Residents of Menindee are awaiting results of water quality testing after a mass fish kill event has locals concerned their tap water could be unsafe to drink.
- The Darling River community of Menindee is awaiting results of water samples flown to Sydney to be tested for heavy metals and pesticides
- The clean-up of the millions of fish carcasses in the river began this morning
- SA officials say there is nothing to suggest the River Murray will see fish kills on a similar scale
Menindee Local Aboriginal Land Council director Michelle Kelly said the township was carting in fresh drinking water, as fears of waterborne disease remained high in the community.
“We have got people living on the river with babies [who] can’t flush their toilets, can’t have a shower or can’t use the water and that’s a real health issue out here,” Ms Kelly said.
Millions of native fish were found floating down the Darling River system near Menindee in far west New South Wales on Friday morning.
The fish — predominately bony bream, but also golden perch, silver perch, and some Murray cod — died from low oxygen levels in the river brought on from high amounts of organic matter being washed into the system as recent flood waters receded, combined with high temperatures.
The mass deaths hasLocal authorities have confirmed the overall scale and size of the mass fish death has eclipsed similar events in the area in 2018 and 2019.
Water utility Essential Water said independent tests on the water in the past week had detected no abnormalities to make it unsafe to drink.
But an Environment Protection Authority representative said extra water samples were flown to Sydney on Tuesday evening to be tested for heavy metals and pesticides.
On Sunday, State Emergency Operations Controller, Deputy Commissioner Emergency Management Peter Thurtell said in statement: “There is no need for community concern as the initial assessment has determined multiple viable solutions to maintain water supply to the Menindee township and surrounds”.
“Importantly, there is ongoing testing of the water quality, which will ensure immediate action if a switchover for supply is required,” he said.
Concerns flow downstream
The fish deaths have prompted South Australian authorities to more closely monitor local waterways, which are also susceptible to similar stresses if placed under high temperatures for prolonged periods.
Invasive Species Unit general manager from the Department for Primary Industries SA (PIRSA) Brad Page said while the conditions leading to the major fish kill seen in Menindee were different to what was experienced in other parts of the river system, the Murray could also be impacted.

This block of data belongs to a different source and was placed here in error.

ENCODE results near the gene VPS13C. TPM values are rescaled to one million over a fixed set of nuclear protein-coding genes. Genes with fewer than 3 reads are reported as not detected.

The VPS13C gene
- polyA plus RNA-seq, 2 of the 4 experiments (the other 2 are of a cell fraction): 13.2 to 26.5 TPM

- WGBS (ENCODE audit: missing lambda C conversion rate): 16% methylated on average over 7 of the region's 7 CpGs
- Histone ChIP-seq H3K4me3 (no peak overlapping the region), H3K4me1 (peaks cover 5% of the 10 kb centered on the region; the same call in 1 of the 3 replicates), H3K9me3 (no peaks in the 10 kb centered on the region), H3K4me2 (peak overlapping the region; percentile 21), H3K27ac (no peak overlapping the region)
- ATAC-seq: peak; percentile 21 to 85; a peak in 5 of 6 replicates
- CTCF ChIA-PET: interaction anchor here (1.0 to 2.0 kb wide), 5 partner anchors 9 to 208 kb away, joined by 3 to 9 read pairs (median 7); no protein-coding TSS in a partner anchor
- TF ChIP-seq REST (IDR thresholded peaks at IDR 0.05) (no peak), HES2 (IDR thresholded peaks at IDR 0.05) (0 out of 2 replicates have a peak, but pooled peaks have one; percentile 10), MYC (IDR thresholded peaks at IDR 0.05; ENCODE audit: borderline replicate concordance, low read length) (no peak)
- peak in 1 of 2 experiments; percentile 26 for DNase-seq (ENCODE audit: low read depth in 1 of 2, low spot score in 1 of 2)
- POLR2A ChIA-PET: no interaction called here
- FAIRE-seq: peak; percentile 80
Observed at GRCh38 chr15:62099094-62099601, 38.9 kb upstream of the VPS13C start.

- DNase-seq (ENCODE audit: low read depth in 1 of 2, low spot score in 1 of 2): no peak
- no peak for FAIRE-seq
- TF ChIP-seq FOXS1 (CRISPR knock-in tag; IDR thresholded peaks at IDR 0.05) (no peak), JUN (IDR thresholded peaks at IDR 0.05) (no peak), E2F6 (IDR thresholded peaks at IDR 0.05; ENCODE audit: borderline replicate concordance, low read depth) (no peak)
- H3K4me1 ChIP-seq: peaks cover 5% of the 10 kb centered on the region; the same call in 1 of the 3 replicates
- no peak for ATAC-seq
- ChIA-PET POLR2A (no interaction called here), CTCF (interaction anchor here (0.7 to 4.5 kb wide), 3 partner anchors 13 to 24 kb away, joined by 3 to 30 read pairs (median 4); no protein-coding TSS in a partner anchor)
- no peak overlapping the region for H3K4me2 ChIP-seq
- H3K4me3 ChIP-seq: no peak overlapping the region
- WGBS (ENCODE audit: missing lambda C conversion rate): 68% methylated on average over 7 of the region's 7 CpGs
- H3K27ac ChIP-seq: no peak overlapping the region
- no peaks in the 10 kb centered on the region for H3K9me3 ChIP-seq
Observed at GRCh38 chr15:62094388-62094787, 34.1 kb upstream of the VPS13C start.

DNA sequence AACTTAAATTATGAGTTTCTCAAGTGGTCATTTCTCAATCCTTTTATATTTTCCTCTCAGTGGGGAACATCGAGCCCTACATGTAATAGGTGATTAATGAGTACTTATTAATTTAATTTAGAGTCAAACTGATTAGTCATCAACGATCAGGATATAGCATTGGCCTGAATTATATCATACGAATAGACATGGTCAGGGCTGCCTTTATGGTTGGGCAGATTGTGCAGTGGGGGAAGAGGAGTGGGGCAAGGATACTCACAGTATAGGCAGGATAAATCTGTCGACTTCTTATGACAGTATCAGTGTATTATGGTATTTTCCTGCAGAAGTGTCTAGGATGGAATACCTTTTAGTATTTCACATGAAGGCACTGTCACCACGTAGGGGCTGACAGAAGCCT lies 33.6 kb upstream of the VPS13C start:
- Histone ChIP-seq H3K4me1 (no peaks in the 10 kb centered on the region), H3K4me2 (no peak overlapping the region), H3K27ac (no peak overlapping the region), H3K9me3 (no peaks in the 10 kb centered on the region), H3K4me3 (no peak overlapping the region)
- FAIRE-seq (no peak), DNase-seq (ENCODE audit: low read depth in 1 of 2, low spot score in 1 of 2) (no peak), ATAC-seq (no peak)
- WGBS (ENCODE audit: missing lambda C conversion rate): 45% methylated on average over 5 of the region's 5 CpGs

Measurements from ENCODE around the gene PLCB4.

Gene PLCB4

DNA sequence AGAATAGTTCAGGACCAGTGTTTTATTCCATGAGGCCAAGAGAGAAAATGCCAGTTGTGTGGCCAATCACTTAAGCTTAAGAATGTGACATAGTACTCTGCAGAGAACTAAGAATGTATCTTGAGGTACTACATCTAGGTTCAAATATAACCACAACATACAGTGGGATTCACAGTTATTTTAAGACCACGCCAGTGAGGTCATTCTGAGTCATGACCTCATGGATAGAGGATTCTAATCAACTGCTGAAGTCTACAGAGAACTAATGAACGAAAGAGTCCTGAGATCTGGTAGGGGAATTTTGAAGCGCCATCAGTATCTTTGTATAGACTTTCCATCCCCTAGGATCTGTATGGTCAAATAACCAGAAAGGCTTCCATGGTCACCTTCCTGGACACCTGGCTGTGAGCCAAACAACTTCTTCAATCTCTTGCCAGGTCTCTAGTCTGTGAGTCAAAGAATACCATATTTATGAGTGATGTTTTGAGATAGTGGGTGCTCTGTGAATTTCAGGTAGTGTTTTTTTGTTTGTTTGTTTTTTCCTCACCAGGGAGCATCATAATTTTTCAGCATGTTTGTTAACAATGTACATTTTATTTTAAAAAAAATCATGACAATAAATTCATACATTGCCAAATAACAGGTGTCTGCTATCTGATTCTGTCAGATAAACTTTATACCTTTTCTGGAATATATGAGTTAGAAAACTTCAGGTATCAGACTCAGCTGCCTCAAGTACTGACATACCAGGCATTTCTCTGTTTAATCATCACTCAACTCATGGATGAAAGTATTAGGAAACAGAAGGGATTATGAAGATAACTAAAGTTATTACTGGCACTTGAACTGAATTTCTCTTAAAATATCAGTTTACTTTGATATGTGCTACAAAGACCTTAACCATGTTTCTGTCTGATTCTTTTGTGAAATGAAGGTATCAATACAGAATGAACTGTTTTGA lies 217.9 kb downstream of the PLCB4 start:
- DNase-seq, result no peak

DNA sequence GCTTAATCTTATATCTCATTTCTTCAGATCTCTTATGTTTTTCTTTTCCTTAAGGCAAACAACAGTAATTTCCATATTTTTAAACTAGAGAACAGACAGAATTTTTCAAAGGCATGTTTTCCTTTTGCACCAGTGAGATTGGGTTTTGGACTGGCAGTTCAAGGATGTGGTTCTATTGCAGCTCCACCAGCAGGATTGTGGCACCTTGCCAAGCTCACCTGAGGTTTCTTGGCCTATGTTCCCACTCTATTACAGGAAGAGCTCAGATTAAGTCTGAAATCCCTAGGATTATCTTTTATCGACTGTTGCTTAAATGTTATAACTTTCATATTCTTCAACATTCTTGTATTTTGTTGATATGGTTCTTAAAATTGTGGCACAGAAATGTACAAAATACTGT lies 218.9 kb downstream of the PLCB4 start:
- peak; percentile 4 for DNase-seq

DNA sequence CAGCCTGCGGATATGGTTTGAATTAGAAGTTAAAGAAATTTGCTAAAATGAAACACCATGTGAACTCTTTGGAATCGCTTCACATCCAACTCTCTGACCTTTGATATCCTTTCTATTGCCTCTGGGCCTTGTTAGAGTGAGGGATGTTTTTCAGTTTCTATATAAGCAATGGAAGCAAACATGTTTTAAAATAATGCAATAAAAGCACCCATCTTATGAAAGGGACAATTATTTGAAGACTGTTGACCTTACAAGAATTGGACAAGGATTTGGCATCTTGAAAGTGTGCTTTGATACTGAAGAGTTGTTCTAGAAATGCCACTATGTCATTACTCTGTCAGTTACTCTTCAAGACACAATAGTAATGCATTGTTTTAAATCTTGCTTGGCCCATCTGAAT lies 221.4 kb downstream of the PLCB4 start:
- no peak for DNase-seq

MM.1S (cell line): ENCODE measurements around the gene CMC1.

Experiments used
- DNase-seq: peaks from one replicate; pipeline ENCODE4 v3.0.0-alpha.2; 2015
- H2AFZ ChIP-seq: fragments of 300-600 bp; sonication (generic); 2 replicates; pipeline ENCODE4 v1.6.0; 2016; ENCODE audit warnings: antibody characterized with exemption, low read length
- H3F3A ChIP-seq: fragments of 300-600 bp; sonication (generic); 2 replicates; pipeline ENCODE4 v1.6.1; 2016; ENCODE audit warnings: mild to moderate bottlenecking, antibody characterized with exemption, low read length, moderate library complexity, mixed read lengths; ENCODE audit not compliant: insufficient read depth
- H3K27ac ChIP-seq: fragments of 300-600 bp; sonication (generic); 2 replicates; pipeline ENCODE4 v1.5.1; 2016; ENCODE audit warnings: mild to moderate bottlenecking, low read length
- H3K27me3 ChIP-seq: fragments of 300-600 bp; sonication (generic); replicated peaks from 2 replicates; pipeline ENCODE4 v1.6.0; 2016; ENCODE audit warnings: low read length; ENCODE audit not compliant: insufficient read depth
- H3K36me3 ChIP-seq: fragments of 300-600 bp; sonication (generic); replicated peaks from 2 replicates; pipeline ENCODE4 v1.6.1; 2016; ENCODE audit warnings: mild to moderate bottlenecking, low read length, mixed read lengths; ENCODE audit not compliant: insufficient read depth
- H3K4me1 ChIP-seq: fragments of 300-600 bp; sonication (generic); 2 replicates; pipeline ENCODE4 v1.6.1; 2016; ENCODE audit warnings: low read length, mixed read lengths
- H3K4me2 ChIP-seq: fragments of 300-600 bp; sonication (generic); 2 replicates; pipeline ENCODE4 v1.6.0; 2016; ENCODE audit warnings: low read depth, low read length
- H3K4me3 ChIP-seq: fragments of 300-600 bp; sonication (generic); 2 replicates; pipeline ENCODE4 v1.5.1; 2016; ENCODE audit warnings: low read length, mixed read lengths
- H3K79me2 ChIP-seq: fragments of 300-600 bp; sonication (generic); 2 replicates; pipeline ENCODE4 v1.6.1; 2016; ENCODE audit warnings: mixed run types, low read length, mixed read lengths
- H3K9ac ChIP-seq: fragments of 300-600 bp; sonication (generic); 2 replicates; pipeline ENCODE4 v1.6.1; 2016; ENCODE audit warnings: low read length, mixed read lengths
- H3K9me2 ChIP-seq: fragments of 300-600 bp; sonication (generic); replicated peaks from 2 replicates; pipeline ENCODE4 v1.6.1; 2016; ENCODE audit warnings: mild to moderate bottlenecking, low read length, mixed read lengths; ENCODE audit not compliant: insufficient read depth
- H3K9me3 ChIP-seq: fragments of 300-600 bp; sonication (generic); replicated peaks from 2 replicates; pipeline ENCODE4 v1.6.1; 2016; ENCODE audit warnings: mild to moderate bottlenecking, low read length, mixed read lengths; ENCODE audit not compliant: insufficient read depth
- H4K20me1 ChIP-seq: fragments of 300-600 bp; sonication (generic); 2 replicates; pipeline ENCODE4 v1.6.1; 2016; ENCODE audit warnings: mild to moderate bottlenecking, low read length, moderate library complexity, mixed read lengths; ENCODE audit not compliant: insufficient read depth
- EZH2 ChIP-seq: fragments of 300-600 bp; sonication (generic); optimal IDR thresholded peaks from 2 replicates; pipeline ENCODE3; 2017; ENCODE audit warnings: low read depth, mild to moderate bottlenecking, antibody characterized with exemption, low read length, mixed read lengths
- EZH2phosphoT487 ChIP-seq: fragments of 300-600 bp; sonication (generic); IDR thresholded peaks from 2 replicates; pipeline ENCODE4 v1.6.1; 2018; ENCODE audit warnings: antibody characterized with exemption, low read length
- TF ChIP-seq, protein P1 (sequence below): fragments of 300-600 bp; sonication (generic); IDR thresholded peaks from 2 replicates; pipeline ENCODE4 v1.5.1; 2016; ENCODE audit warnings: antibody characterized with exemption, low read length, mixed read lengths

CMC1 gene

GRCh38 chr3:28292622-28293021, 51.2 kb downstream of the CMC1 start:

“We had a big flood that’s gone out onto the flood plains, [the fish] have regrouped … and the trees washed back into the Darling river, which is like compost going into the river,” he said.
“When we get really warm conditions … we see the boom in bacterial growth and microbes in the water, and essentially all of the oxygen’s been stripped by these microbes … and the fish suffocate.
“The risk is that we see it [in the River Murray] on a smaller scale, but it’s a lot hotter around the Darling and Wilcannia … but we’ll see the same process if we get a heatwave that lasts a week or so.”
SA Minister for primary industries and regional development Clare Scriven said there is nothing currently to suggest the River Murray will see fish kills on a mass scale.
Ms Scriven said current River Murray flows across the SA border reduce the risk of a similar event occurring in her state.
“Things can change but at the moment the expectation is we won’t have water quality outcomes as severe as they are experiencing in New South Wales,” she said.
Contractors arrived in Menindee early on Wednesday morning with fish nets to begin the mammoth task of scooping out the amassed fish carcasses from the Darling River, and disposing of the remains.
New South Wales DPI Fisheries director of freshwater environment Cameron Lay said the carcasses that had pooled around the township would be targeted first.
“Obviously there is a huge number of fish that have perished over the last three to four days,” he said.
“We’ll be doing everything we can to remove as many of them as possible … to try and reduce the impact on the town’s water supply.
“The smell and the visual impact is really not a pleasant sight for the local community.”
Calls for investigation into river management
As clean-up begins upstream Ms Kelly said an independent investigation into the management of the Menindee Lakes and Darling River system was needed.
She said it was frustrating to see governing bodies seemingly wait until things reached “an emergency” level before acting and was calling for more local involvement moving forward.
“There is going to be a local emergency management group set up,” she said.
“I just hope they are going to include local people from Menindee because at the moment it’s all from people out of town.
“I think we need to have these local people who are going to be able to provide this information.”
A spokesperson for the agencies involved in the emergency operation said there was strong cooperation and that measures were being taken to reduce the likelihood of future fish kills.